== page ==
Publications of Dr. Martin Rothenberg:

A Three-Parameter Voice Source for Speech Synthesis

Martin Rothenberg
Dept. of Electrical and Computer Engineering, Syracuse University,
Syracuse, NY, 13244
Rolf Carlson, Björn Granström and Jan Lindqvist-Gauffin
Dept. of Speech Communication,
Royal Institute of Technology (KTH), S-100 44 Stockholm 70, Sweden

Speech Communication Seminar Stockholm. Aug. 1-3. 1974

A "black box" model of the voice source has been built. This model has as inputs three physiologically derived variables and an output wave form similar to the actual glottal volume velocity wave. The voice source has been used with the OVE III serial formant synthesizer and this paper reports on some preliminary synthesis experiments using a new rule synthesis system.

Until recently, speech synthesizers have used a simple representation of the voice source, usually a pulse source of slowly varying frequency and amplitude, augmented by a noise source for use during glottal fricatives. It is generally recognized that the actual voice source differs from this simple model in that the quasi-periodic glottal pulses are constantly changing in spectral distribution, and have noise components and other irregularities not modeled by a pulse source of slowly varying frequency and amplitude. Also, in normal speech these acoustical parameters are not varied independently, but are controlled by the more fundamental physiological mechanisms for pitch control, glottal abduction and adduction, laryngeal constriction, and subglottal pressure regulation (Ladefoged, 1973. Lindqvist, 1972). A mechanism for raising and lowering the whole larynx is also important in languages employing ejectives or implosives.

The approaches taken by Fujimura (1968) and by Ishizaka and Flanagan (1972) illustrate two rather different ways to model the glottal source more closely. We might call these the acoustical and the physiological approaches. Fujimura used the usual quasi-periodic pulse source during voicing, but in a way that made it more similar acoustically to an actual source, in this case by irregularly alternating noise and periodic excitation in some of the higher frequency bands. On the other hand, Ishizaka and Flanagan attempted to use a computer-based model of the laryngeal source to produce a replica of the glottal wave.

The acoustical approach is often simplest to implement, when the correct acoustic parameters, and the rules for their use, have been identified. The physiological approach, however, introduces in a natural way parameters whose effects are not yet known, for example the effects of context on voice quality, that is, the effects of the simultaneous supraglottal articulation and the effects of the preceding and following phonetic segments. The physiological approach presupposes a reasonably accurate model of the glottal source.

We report here on an approach intermediate to the acoustical and physiological methods. We have attempted to develop a behavioral or "black box" model of the glottal source. This model would have as inputs physiologically derived variables, and as an output a waveform similar to the actual glottal volume velocity wave. However, the internal operation of the model would not necessarily have any physiological relevance. We have found that a behavioral model is especially well-suited to the primary data we have used in its development, namely glottal air flow waveforms obtained by inverse-filtering the volume velocity waveform at the mouth (Rothenberg, 1973).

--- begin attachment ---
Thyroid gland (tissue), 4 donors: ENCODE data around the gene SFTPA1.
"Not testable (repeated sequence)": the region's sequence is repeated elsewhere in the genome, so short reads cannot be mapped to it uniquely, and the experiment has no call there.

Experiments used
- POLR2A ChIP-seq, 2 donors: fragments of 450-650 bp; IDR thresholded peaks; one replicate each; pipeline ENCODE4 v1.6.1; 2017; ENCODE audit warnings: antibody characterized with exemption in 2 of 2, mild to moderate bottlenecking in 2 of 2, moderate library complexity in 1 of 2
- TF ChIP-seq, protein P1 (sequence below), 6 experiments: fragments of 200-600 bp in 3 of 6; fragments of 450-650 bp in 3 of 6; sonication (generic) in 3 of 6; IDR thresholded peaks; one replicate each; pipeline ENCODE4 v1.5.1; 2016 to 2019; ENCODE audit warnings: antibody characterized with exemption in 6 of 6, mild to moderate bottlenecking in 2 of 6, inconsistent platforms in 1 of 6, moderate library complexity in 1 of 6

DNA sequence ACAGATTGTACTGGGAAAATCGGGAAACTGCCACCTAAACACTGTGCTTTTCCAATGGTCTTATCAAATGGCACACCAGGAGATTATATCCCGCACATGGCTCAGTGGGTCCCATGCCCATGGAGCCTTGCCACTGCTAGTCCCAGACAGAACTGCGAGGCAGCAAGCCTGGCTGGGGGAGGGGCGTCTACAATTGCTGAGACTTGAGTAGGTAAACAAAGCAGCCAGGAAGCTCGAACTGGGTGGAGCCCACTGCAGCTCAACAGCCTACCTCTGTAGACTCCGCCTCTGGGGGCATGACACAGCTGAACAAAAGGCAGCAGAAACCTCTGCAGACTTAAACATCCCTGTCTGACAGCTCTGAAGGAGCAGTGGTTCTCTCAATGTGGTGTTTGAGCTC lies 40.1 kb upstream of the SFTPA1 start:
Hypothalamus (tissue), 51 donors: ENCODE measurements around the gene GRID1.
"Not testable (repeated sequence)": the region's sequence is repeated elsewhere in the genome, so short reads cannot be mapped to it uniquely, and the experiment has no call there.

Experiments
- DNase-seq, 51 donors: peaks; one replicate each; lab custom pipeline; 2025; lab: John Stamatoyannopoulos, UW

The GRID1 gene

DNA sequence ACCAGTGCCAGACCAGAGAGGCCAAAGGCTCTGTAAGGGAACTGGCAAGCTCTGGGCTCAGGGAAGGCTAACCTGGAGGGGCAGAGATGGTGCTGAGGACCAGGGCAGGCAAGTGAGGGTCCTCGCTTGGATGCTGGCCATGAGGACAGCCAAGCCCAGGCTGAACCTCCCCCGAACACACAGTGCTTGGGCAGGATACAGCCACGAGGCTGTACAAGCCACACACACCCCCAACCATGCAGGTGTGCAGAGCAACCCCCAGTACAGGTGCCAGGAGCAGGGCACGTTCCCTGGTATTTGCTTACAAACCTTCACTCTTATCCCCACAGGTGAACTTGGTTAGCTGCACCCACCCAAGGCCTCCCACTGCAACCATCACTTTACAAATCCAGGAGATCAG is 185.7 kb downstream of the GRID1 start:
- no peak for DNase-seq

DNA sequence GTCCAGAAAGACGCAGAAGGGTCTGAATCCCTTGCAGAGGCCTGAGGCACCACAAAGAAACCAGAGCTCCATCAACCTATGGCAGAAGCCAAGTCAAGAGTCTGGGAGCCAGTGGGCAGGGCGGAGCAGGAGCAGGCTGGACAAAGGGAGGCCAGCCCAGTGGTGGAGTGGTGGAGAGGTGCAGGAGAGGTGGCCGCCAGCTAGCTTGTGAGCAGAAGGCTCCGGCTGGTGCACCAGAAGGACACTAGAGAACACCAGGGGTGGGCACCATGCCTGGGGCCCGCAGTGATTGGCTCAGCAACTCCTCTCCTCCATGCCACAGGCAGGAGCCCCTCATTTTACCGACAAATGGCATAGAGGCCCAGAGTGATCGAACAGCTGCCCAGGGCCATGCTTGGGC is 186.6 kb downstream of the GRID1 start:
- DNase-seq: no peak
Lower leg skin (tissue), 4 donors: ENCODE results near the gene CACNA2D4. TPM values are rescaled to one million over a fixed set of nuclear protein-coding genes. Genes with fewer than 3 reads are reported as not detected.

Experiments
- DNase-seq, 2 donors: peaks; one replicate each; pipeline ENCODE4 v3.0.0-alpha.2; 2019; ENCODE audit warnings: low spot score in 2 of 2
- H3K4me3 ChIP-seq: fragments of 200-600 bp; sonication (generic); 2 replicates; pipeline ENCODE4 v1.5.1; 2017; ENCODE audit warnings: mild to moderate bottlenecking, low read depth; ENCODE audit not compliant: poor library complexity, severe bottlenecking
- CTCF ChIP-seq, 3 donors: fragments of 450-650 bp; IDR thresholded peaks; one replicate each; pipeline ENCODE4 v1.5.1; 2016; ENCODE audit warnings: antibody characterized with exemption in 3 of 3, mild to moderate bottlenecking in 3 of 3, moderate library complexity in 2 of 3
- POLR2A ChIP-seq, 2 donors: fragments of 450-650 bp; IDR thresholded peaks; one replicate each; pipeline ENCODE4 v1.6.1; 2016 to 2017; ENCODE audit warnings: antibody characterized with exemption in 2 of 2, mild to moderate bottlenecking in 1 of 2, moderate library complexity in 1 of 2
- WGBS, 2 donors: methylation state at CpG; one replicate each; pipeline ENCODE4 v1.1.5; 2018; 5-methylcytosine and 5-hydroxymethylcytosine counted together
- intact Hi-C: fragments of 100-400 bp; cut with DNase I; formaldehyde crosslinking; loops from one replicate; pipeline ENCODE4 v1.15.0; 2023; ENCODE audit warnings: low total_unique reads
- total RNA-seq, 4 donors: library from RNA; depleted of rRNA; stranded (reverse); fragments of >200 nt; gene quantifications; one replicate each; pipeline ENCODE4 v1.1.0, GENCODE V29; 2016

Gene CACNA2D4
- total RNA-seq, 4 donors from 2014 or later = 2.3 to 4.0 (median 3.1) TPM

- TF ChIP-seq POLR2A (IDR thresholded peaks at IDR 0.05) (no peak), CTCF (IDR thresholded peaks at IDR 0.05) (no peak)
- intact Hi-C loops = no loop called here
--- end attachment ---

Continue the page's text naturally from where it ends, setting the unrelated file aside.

Voice source circuitry
Our model of the voice sqilrce makes use of a simple electrical network shown in Figure 1, that for appropriate values of its parameters produces an output waveform V2 similar to a typical glottal waveform during normal voicing. Its operation can be explained as follows. When the diodes D1 and D2 are not conducting (when V2 > [V1 + VB] and V2 > 0, as in the rising segment of V2, the low pass filter formed by R1 and C tends to produce a sinusoidal output that is smaller than the input, and delayed by up to 1/4 cycle. depending on the frequency. However, when V2 gets larger than [V1, + VB] (the time at which the two curves cross in the oscilloscope photo) the diode D1 conducts, and V2 falls more rapidly than it rose. The steep falling phase of V2 is interrupted when V2 becomes negative and D2 conducts to hold V2 just be1ow zero volts. V2 stays zero until [V1 + VB] becomes positive once more, and then V2 rises slowly, as controlled by the time constant R1C. In the actual circuit used, the branch R2D1 was replaced by a more complex resistor diode network to improve the falling segment of the waveform. The waveform V2 shown was generated by the more complex network.

Over a limited range, the circuit shown in Figure 1 can be easily controlled to produce changes in the waveform roughly similar to changes produced by three important physiological parameters of the voice source. An increase in the frequency of V1, in addition to increasing the frequency of V2, also reduced the amplitude of V2 somewhat, thus simulating the effect of increasing longitudinal vocal cord tension. Small changes in the amplitude of V1 produce changes in the waveform roughly similar to what one may expect from changes in Psg. By varying the dc voltage VB one could get either smaller, narrower pulses (VB negative) or larger, broader pulses (VB positive). This action appears to simulate well the effect of changing the degree of adduction or abduction on the vocal folds (Rothenberg. 1973).